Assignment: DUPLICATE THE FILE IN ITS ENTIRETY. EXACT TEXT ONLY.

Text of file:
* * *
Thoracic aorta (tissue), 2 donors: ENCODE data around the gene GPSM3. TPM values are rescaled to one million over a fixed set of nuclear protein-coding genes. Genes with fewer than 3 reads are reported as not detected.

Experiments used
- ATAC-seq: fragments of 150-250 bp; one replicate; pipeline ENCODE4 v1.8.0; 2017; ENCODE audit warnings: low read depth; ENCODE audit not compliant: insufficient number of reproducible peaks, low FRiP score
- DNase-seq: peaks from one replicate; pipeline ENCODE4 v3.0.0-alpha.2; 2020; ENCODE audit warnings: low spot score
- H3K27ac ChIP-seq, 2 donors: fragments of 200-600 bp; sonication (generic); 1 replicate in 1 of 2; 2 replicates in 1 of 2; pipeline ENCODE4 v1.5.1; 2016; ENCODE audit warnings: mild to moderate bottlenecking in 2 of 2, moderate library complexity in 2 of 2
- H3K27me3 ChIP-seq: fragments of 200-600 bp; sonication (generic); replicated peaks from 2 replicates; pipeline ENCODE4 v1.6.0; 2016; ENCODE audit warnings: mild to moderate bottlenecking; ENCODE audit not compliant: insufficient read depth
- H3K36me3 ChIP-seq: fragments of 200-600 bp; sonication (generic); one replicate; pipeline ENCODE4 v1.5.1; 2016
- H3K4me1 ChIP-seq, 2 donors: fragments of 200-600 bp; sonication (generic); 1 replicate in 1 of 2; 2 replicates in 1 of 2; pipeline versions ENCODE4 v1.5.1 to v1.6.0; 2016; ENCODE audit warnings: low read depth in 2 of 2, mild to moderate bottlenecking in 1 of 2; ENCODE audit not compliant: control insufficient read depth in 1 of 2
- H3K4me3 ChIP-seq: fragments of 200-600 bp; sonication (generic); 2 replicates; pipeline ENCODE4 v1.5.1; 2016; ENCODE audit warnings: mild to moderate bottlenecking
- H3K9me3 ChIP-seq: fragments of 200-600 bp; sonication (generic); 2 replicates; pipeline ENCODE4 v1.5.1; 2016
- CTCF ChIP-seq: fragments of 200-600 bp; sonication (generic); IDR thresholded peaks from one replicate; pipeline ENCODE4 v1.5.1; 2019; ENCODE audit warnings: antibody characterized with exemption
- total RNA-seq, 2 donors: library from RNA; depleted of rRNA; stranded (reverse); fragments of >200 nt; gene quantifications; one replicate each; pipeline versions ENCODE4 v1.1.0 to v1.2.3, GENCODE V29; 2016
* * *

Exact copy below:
Thoracic aorta (tissue), 2 donors: ENCODE data around the gene GPSM3. TPM values are rescaled to one million over a fixed set of nuclear protein-coding genes. Genes with fewer than 3 reads are reported as not detected.

Experiments used
- ATAC-seq: fragments of 150-250 bp; one replicate; pipeline ENCODE4 v1.8.0; 2017; ENCODE audit warnings: low read depth; ENCODE audit not compliant: insufficient number of reproducible peaks, low FRiP score
- DNase-seq: peaks from one replicate; pipeline ENCODE4 v3.0.0-alpha.2; 2020; ENCODE audit warnings: low spot score
- H3K27ac ChIP-seq, 2 donors: fragments of 200-600 bp; sonication (generic); 1 replicate in 1 of 2; 2 replicates in 1 of 2; pipeline ENCODE4 v1.5.1; 2016; ENCODE audit warnings: mild to moderate bottlenecking in 2 of 2, moderate library complexity in 2 of 2
- H3K27me3 ChIP-seq: fragments of 200-600 bp; sonication (generic); replicated peaks from 2 replicates; pipeline ENCODE4 v1.6.0; 2016; ENCODE audit warnings: mild to moderate bottlenecking; ENCODE audit not compliant: insufficient read depth
- H3K36me3 ChIP-seq: fragments of 200-600 bp; sonication (generic); one replicate; pipeline ENCODE4 v1.5.1; 2016
- H3K4me1 ChIP-seq, 2 donors: fragments of 200-600 bp; sonication (generic); 1 replicate in 1 of 2; 2 replicates in 1 of 2; pipeline versions ENCODE4 v1.5.1 to v1.6.0; 2016; ENCODE audit warnings: low read depth in 2 of 2, mild to moderate bottlenecking in 1 of 2; ENCODE audit not compliant: control insufficient read depth in 1 of 2
- H3K4me3 ChIP-seq: fragments of 200-600 bp; sonication (generic); 2 replicates; pipeline ENCODE4 v1.5.1; 2016; ENCODE audit warnings: mild to moderate bottlenecking
- H3K9me3 ChIP-seq: fragments of 200-600 bp; sonication (generic); 2 replicates; pipeline ENCODE4 v1.5.1; 2016
- CTCF ChIP-seq: fragments of 200-600 bp; sonication (generic); IDR thresholded peaks from one replicate; pipeline ENCODE4 v1.5.1; 2019; ENCODE audit warnings: antibody characterized with exemption
- total RNA-seq, 2 donors: library from RNA; depleted of rRNA; stranded (reverse); fragments of >200 nt; gene quantifications; one replicate each; pipeline versions ENCODE4 v1.1.0 to v1.2.3, GENCODE V29; 2016